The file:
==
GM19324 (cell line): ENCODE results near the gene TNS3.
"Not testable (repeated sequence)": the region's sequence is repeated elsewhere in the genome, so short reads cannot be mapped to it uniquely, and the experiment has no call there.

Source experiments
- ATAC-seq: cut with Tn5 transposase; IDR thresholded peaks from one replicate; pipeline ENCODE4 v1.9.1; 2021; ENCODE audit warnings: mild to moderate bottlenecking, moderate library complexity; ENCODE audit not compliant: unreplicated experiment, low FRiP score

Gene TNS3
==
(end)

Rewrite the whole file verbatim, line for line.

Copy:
GM19324 (cell line): ENCODE results near the gene TNS3.
"Not testable (repeated sequence)": the region's sequence is repeated elsewhere in the genome, so short reads cannot be mapped to it uniquely, and the experiment has no call there.

Source experiments
- ATAC-seq: cut with Tn5 transposase; IDR thresholded peaks from one replicate; pipeline ENCODE4 v1.9.1; 2021; ENCODE audit warnings: mild to moderate bottlenecking, moderate library complexity; ENCODE audit not compliant: unreplicated experiment, low FRiP score

Gene TNS3